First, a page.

Pennsylvania prepares for winter storm

Written by Brett Sholtis/WITF News | Mar 7, 2018 4:56 PM
pa storm.jpg

Streets department workers David Boardly, left, and James Ockimey clear a downed tree during a winter storm, Friday, March 2, 2018, in Marple Township, Pa. A nor'easter pounded the Atlantic coast with hurricane-force winds and sideways rain and snow Friday, flooding streets, grounding flights, stopping trains and leaving 1.6 million customers without power from North Carolina to Maine. At least five people were killed by falling trees or branches. (AP Photo/Matt Slocum)

The second winter storm in less than a week is dumping snow on the eastern part of central Pennsylvania.

Forecasters expect Lancaster County, the eastern tip of Lebanon County and Berks County to receive the most snowfall, after the storm shifted to the east of what was originally anticipated. 

Northeastern Pennsylvania is expected to get hit the hardest, with Pike County projected to get as much as 14 inches.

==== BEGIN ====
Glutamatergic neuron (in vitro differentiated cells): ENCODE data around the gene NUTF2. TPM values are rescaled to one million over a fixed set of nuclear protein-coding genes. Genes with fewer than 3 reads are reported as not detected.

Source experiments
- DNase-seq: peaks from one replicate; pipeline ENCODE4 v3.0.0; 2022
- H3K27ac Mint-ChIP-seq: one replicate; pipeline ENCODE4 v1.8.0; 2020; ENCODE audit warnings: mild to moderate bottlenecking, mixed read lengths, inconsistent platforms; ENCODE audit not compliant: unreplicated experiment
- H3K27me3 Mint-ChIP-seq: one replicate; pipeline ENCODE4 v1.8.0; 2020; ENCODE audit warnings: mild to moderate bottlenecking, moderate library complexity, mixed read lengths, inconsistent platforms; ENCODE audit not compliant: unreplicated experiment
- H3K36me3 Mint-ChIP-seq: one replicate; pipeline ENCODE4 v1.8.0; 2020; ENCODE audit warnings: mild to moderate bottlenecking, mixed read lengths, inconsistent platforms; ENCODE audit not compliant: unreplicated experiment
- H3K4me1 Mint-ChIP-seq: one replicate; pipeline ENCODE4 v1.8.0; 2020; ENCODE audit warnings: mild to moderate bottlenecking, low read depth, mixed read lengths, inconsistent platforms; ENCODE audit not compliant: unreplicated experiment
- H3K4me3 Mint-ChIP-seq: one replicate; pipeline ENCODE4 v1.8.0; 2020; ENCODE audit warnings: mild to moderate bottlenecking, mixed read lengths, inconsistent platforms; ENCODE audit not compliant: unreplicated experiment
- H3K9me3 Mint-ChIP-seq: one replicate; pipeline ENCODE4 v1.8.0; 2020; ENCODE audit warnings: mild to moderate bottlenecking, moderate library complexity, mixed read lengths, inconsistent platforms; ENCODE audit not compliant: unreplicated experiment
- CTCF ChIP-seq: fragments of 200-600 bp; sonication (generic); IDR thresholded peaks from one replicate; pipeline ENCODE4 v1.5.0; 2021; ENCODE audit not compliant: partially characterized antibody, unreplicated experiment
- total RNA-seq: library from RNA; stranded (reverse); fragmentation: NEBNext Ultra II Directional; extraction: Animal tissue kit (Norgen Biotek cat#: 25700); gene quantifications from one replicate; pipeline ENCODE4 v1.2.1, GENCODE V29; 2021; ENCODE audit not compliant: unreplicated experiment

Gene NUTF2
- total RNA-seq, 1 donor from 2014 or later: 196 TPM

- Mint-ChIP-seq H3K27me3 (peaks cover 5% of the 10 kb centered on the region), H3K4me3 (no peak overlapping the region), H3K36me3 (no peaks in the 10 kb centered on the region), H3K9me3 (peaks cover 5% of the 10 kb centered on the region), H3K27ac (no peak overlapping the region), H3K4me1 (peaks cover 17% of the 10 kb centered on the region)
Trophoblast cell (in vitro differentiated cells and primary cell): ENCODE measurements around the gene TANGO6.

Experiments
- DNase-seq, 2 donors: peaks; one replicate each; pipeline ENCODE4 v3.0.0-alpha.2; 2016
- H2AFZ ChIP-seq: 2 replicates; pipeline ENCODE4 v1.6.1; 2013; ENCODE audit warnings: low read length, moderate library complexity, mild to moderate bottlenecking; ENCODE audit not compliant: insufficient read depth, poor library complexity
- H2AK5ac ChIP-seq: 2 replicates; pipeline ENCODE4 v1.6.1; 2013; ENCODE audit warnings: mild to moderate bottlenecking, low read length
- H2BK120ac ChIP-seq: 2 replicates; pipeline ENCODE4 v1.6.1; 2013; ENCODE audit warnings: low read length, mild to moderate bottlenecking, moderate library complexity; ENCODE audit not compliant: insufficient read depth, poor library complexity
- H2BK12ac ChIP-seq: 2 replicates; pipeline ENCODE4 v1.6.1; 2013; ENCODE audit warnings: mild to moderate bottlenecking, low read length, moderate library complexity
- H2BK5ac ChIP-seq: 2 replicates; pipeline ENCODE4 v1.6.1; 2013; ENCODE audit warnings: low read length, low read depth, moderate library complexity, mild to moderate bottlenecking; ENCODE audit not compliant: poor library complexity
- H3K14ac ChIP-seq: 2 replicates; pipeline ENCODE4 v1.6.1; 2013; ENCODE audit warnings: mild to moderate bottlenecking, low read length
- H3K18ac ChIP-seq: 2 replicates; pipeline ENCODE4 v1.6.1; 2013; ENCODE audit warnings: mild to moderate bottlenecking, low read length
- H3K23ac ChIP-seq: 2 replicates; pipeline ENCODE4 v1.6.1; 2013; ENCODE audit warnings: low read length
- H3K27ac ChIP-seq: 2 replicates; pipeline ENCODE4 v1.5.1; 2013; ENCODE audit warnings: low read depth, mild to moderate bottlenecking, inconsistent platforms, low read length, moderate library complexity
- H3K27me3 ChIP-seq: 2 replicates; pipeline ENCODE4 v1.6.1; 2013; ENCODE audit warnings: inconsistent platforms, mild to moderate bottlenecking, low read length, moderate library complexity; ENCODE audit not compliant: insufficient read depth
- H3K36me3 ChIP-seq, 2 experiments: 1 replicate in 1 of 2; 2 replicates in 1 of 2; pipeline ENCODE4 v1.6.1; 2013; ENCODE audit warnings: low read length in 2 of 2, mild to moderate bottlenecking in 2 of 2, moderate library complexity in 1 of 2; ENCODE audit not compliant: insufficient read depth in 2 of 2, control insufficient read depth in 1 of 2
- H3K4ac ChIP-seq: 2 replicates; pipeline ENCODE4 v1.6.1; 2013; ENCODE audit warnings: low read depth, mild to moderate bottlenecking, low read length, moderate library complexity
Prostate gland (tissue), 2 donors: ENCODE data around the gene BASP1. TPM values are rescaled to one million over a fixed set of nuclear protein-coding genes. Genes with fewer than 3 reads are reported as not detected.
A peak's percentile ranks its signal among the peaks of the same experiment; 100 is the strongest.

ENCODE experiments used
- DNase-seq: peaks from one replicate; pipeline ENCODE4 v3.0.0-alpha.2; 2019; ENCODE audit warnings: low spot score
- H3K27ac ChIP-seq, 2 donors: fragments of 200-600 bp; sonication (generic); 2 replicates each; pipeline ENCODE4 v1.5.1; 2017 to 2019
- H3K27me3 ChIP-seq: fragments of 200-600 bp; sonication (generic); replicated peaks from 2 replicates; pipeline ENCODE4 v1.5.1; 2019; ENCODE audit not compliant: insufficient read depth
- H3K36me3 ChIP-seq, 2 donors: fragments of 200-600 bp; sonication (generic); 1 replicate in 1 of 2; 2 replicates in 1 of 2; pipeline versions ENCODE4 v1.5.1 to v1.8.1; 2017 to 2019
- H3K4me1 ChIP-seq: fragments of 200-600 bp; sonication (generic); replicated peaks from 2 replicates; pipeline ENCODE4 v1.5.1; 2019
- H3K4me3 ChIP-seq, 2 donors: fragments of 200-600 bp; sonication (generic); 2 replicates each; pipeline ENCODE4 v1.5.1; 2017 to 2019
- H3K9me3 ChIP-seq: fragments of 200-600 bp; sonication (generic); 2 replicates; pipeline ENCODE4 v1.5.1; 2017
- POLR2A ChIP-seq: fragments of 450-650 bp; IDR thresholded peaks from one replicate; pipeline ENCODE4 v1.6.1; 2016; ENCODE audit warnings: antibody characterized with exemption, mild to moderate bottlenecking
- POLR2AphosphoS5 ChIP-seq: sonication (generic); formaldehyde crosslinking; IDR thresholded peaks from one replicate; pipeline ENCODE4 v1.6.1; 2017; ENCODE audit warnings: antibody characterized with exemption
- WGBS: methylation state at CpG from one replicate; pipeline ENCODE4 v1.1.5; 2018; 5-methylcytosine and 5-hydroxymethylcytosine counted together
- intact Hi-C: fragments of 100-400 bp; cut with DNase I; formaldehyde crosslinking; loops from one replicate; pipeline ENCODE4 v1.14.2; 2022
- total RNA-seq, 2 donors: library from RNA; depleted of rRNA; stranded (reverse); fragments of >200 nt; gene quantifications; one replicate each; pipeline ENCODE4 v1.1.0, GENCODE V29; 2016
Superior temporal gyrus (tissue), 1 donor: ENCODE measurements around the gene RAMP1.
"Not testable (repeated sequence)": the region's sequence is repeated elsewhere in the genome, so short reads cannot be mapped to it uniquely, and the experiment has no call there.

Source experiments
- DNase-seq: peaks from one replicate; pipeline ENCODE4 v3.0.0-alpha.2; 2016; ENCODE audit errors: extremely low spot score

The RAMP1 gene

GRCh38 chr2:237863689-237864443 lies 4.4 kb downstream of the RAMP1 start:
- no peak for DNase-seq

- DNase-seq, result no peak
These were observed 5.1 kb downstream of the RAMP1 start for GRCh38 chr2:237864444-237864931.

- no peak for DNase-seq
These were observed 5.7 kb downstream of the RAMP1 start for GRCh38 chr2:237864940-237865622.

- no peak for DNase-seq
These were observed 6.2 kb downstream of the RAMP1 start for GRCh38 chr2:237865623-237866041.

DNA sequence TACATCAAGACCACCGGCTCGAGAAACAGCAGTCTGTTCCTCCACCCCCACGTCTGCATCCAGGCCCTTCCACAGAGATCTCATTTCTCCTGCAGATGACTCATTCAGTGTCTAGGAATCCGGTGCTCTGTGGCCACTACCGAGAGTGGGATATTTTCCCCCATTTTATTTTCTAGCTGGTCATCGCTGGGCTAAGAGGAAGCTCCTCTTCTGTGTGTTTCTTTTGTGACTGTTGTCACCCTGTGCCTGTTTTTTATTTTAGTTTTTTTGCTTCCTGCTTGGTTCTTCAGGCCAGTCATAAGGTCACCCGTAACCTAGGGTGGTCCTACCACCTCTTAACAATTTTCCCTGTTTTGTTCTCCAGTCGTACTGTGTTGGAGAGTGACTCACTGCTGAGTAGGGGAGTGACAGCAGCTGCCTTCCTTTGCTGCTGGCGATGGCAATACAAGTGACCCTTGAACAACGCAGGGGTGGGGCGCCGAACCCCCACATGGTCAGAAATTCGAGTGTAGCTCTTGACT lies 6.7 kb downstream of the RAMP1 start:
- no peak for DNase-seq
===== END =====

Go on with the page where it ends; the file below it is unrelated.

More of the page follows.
Governor Tom Wolf says that could complicate efforts to help about 40,000 people still without power in that region after last week's storm toppled trees and dumped snow on northeastern counties.

"This has already been a difficult week for many of our citizens in the areas that are going to be affected most heavily today," he said.

Meteorologist Paul Head with the National Weather Service in State College says Berks County could see eight to 12 inches of snow by tonight, while parts of Lebanon and Lancaster counties could get between three and eight inches.

Though some midstate counties may see little snow, Wolf says conditions could change quickly, leading to hazardous road conditions in any part of the state. Wolf urges people to stay off the roads if possible and check in on neighbors.

Pennsylvania Emergency Management Agency Director Rick Flynn says everyone from the state police to the Department of Environmental Protection are on alert if they are needed.

Some 450 Pennsylvania National Guard troops also are on standby in counties expected to get hit hardest. 

PennDOT has also lowered speeds in some areas and restricted commercial truck traffic.

Published in Carlisle, Harrisburg, Lancaster, Lebanon, News, York

Tagged under ,

back to top

Give Now

Estate Planning

Support for WITF is provided by:

Become a WITF sponsor today »

Smart Talk

National Edward R. Murrow Awards

DuPont Columbia Awards

Support Local Journalism

Latest News from NPR

Support for WITF is provided by:

Become a WITF sponsor today »